Accessible Poetry to Lift Your Spirits

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With all that is going on in our world today, the overwhelming burden of tragedy can negatively influence your mental health.  When it’s difficult to make sense of this life, writers and poets articulate the human experience as no one else can.  Even if you gave up on poetry after reading Shakespeare in your high school literature class, try some of these accessible poetry collections for easy-to-read, feel-good poetry to lift your spirits. 

“Heart Talk” by Cleo Wade 

If you’re in need of some positive mantras to take with you into your daily life, Heart Talk by Cleo Wade should be your first read. Unlike many books of poetry, Wade is not trying to trick you or make you question if you’ve ever actually read a book before. Her writing is direct and easily digestible. Many of the pages are short and sweet, offering a quick affirmation or nugget of wisdom to carry with you during your day. Gift this to a friend who is going through a rough patch and needs a reminder that everything is going to be okay.  

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“Sailing Alone Around the Room” by Billy Collins

Billy Collins is known for his subtle, comedic poetry that infuses truths about life, love, and loss.  His collection “Sailing Alone Around the Room” offers a great introduction to his approachable style. The book pulls some of his greatest poems from various other collections he’s published.  Non-poetry readers will appreciate Collins’ plain writing style and relatable metaphors. Read this if you need a reason to laugh today. 

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“Walk a Little Slower” by Tanner Olson

Sometimes you need a reminder to take stock in what’s good in life. Stop and smell the roses, look up from your phone and appreciate what you have. Olson’s collection is faith-based for those who are looking for some divine, spiritual inspiration. Whether or not you identify yourself as a religious person, this collection offers daily nudges to focus on the positive.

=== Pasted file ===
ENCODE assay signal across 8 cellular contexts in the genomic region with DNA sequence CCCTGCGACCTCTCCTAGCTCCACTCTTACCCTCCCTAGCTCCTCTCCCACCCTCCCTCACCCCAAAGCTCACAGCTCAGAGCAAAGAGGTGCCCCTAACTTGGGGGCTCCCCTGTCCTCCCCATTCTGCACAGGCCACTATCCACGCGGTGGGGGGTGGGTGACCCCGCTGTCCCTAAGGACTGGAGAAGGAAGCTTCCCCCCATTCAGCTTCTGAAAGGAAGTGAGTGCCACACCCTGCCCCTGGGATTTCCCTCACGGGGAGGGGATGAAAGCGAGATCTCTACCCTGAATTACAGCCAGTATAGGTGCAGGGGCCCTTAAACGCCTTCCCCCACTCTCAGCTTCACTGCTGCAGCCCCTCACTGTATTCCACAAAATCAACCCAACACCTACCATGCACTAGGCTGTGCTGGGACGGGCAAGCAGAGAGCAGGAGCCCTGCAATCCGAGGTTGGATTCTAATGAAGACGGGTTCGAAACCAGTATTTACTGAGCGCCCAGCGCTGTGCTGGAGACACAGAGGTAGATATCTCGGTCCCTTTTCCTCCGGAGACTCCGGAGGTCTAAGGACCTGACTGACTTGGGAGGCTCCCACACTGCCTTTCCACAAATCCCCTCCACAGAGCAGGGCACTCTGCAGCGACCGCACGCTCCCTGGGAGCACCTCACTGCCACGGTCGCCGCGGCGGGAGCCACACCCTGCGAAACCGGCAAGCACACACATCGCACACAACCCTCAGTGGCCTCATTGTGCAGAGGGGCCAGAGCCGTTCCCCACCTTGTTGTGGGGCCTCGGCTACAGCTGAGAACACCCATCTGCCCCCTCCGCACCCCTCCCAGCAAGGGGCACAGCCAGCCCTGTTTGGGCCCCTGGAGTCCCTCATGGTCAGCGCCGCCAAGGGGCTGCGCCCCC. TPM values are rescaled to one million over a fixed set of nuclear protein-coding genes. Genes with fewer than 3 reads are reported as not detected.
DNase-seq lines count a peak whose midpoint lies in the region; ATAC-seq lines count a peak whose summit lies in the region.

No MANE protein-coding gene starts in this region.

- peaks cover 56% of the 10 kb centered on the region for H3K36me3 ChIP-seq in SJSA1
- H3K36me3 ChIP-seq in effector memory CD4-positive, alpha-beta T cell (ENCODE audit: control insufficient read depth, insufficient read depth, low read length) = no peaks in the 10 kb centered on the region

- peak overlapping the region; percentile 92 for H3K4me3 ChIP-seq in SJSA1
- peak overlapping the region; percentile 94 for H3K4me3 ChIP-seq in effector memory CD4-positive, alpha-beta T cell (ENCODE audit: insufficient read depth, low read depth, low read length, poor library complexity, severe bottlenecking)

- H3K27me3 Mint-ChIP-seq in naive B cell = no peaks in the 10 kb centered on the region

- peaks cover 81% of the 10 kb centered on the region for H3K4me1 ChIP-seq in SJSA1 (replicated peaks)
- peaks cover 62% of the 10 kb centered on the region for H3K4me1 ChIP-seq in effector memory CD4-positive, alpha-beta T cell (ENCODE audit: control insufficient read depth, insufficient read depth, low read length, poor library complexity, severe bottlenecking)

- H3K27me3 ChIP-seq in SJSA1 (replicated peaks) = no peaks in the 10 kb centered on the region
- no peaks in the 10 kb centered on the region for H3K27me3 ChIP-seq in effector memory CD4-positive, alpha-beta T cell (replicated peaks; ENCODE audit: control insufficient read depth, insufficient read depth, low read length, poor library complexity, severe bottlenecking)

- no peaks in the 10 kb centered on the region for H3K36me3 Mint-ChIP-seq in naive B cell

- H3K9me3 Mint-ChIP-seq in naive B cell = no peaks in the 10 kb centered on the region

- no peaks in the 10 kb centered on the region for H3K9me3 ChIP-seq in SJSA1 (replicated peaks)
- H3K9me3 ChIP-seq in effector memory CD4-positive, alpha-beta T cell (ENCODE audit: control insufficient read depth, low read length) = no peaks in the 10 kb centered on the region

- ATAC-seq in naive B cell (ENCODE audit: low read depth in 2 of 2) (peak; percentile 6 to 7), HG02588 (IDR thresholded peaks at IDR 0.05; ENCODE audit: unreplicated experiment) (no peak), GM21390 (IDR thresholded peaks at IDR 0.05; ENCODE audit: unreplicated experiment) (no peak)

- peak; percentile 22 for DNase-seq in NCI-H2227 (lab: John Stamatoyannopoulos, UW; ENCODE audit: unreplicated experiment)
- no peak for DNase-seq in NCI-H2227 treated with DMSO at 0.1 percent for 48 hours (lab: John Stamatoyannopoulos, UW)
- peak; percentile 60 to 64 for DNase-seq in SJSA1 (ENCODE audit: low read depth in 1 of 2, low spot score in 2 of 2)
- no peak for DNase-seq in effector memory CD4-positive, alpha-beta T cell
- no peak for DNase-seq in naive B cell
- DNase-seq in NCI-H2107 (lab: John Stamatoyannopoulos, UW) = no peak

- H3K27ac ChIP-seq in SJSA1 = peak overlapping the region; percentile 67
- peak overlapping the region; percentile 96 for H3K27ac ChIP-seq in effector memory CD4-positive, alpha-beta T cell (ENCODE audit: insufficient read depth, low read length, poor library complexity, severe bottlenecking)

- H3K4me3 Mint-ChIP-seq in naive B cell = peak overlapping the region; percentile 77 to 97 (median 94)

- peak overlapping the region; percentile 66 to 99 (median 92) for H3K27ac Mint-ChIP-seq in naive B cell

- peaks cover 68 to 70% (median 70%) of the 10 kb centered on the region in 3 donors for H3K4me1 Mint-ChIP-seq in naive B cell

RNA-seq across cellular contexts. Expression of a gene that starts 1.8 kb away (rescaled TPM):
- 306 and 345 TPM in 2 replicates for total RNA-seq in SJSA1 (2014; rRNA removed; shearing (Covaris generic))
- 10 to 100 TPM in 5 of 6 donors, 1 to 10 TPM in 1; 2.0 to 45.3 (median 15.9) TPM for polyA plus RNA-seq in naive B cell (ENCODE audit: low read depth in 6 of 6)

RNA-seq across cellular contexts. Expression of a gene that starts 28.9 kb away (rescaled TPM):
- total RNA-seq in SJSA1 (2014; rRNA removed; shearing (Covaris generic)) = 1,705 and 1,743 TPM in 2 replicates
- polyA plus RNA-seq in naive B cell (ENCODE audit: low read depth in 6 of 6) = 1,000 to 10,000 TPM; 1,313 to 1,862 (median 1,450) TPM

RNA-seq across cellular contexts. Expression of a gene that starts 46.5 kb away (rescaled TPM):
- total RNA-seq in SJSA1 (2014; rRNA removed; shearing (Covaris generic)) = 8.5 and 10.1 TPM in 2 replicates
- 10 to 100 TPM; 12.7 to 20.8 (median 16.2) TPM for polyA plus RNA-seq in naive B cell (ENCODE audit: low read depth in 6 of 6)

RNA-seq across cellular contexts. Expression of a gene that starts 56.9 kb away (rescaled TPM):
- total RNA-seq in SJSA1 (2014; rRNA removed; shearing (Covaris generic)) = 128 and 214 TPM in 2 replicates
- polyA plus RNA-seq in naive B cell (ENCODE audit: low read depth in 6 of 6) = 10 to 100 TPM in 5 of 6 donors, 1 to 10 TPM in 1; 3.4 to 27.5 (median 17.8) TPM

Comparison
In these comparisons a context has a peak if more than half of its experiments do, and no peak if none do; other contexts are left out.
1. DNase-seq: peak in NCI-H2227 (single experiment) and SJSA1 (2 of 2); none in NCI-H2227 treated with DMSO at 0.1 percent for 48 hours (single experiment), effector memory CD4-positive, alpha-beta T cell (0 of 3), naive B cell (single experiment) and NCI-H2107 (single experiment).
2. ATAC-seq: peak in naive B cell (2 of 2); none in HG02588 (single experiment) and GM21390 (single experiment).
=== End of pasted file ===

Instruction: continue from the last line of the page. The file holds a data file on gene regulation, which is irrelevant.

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“Inward” by Yung Pueblo

Often, the outside world consumes so much of our energy that we forget to check in with ourselves. “Inward” challenges readers to focus their attention on what’s going on with their own life. The poems within the collection are short and read like your inner dialogue. Anyone can find some truth about themselves housed within these poems. Read this if you have been feeling disconnected from yourself lately. 

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“You Don’t Have to Be Everything” by Diana Whitney; 

Diana Whitney edited this collection specifically for young women. For her, poetry is healing.  This anthology is aimed to help young girls grapple with the difficulties that come with growing up: loneliness, shame, love. Poems in this collection include works from voices LGBTQ+ community and women who explore the spectrum of emotions that come with the growing pains of getting older. Try this book if you want to expose yourself to many contemporary female poets! 

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Poetry may not heal all the hurt caused by the difficulties you’re facing today, this week or this year. What it can do is allow you to connect with other people who have experienced some of the same struggles. 

Try one of these poetry collections and let us know your favorite poem @VALLEYmag on Twitter. 


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